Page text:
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Improving 3rd party metrics does not increase ranking

Improving 3rd party metrics does not increase ranking

In a Google podcast, Search off the Record, Google discusses spam to discuss third-party metrics and their impact on Google’s search rankings. They noted that improving the scoring of third-party metrics did not result in an improvement in search rankings and suggested expanding to a wider range of factors.

This part of the discussion involved Senior Webmaster Trends Analyst for Google, John Mueller and Duy Nguyen of Google’s search quality team focusing on catching spammy sites.

Third Party Domain Authority Measurements

Many tool and data companies provide metrics that help publishers compare their sites with other sites with a convenient metric that assigns a proprietary “authority” or “ranking” score to sites.

Some of these metrics use links and traffic (among other factors) to calculate an authority or ranking.

The purpose of these metrics is to help publishers and SEOs perform competitive analytics.

However, many publishers use these metrics as proof of site quality and will seek links from other sites with high third-party authority scores to improve their own authority scores.


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What Google makes clear is that they have never seen a link between improving these third-party metrics and a positive impact on search rankings.

Third-party metrics and search rankings

Google’s John Mueller began this section of the podcast by noting that many publishers focus on factors that have no bearing on search rankings.

[00:24:35] John Mueller:

“I think it’s also, as you said, one of those things where you do not even know if it will actually help your site.

And potentially it will just hurt your site, and then you just dig a bigger hole for yourself instead of working on something positive for your site to improve things in the long run. ”

[00:24:56] Duy Nguyen:

“Yes, an example that we observed were webmasters, otherwise spammers tend to focus on improving one or two particular measurements that are external that we absolutely do not use.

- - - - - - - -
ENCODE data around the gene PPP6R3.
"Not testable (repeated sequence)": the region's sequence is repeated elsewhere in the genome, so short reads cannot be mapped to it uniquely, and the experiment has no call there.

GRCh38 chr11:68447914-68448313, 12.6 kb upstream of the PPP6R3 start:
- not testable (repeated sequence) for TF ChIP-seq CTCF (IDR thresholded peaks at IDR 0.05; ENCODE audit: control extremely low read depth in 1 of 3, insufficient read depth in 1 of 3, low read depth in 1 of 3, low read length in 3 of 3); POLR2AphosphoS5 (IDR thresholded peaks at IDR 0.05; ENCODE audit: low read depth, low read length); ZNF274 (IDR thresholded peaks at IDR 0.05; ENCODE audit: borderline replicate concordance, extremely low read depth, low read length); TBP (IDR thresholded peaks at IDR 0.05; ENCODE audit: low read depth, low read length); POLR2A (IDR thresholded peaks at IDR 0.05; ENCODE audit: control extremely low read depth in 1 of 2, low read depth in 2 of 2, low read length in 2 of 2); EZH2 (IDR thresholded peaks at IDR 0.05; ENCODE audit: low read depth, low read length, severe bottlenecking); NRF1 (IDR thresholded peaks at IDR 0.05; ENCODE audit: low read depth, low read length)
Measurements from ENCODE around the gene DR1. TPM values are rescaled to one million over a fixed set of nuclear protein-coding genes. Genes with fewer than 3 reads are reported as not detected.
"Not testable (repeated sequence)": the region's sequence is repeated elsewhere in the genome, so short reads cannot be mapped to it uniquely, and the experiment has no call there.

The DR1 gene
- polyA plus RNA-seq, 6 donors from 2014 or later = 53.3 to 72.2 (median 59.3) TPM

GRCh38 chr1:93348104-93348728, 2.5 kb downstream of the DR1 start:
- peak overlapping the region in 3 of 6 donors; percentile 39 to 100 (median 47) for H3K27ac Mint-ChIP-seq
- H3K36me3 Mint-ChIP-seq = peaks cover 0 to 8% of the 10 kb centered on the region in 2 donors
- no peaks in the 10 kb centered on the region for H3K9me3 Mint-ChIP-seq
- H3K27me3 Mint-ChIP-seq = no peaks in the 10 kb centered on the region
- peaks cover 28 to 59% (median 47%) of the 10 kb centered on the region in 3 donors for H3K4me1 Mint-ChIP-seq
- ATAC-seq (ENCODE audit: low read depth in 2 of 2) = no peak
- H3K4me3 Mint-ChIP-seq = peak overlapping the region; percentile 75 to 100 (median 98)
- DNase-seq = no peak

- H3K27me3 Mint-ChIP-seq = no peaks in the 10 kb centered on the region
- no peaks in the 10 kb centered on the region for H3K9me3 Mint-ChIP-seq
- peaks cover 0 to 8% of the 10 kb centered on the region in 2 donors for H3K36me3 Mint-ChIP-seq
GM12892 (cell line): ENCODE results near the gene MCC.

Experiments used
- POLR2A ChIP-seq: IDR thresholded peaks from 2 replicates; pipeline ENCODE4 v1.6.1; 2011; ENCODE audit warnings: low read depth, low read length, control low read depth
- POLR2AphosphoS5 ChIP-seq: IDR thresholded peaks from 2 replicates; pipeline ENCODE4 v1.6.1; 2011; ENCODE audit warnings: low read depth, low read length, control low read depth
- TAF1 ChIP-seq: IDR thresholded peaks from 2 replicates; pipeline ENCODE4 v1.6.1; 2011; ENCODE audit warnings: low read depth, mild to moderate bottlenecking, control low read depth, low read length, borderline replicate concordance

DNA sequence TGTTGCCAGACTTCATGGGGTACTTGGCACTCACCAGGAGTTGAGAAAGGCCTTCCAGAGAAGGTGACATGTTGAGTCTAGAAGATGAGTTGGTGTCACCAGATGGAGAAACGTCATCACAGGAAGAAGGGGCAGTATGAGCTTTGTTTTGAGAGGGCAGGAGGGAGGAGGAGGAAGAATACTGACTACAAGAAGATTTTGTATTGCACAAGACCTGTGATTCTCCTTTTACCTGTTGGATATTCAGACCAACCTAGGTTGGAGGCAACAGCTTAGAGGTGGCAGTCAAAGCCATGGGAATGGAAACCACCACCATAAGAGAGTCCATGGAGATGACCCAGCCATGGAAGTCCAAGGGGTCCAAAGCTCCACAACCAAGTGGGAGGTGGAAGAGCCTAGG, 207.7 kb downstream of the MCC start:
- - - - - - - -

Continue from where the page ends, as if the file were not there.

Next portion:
They think for some reason that if they spend a lot of time and money improving such scores, it would work really well on Google Search. I have never seen a case where it actually works well.

And I find that rather sad … because if all that time and money was spent on building the sites with better user experience, more functionality, writing better quality content and producing high quality images, they would probably do much better on Search and of course much more sustainable for the site itself. ”


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[00:25:43] John Mueller:

“Yes. Okay, one area where I can see where people I do not know use it almost in a reasonable way is when it comes to making money on their site, where they just want an externally visible metric to go to some advertisements and say, Look, my site is actually quite reasonably located, and if you spend some money with me, I can get your message to a wider audience. ”

But it feels like … sometimes I see people in the forums just say, “I want to improve this measurement.”

They do not really want to focus on the site in general. They’re like, ‘I just want to change this number from 7 to 25.

And I’m like “Why?” It does not change much. ”

Do not focus on just one factor

Duy Nguyen then discusses the usefulness of focusing on one thing (like a third-party measurement) at the expense of focusing on the hundreds of actual placement factors that influence search efficiency.

Duy explains the benefits of focusing on a wide range of performance measures.

Duy Nguyen: [00:26:33]

“Yes, I love data, myself. I think the more data you have, the better you will be in your role, whatever it may be. As a site owner or online marketer, I think it’s really good to have a lot of metrics that you monitor and measure and try to improve as long as you do not focus on one thing.

As a site owner, I used to look at bounce rate and time spent on pages all the time for example to know what content really hits it with my audience so I can
improve more.

Or for some reason I find that no one really finds our contact or support pages. Why? Do we have a problem there?

If people need to contact us, maybe we should just place it somewhere else, rewrite better content.

So yes, as long as you do not focus on a single thing because we have hundreds and hundreds of rank signals. Focusing on one thing does not mean you want to improve it across the board
board and would rank your site better. ”


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Search rankings depend on hundreds of signals

To improve search rankings, it is important to focus on a wide range of relevancy and popularity signals.

Some publishers may focus on links, but their content may lack authority.

Other publishers may focus on authoritative content but neglect to make the web pages user-friendly.

Another publisher may be able to do just about everything right, but neglects to promote each article adequately to encourage links.

Publishers may focus on making connections, but neglect to build an audience, relationships with readers, or relationships with influencers.

Websites that rank well for a limited period of time and jump around between the first and second pages of search results are sometimes pages that neglect a particular part of site promotion, user experience, content quality, or content relevance.

Websites that appear to be locked in the first position as if they owned it tend to be pages that address all aspects related to user experience, signals of popularity and current focus.


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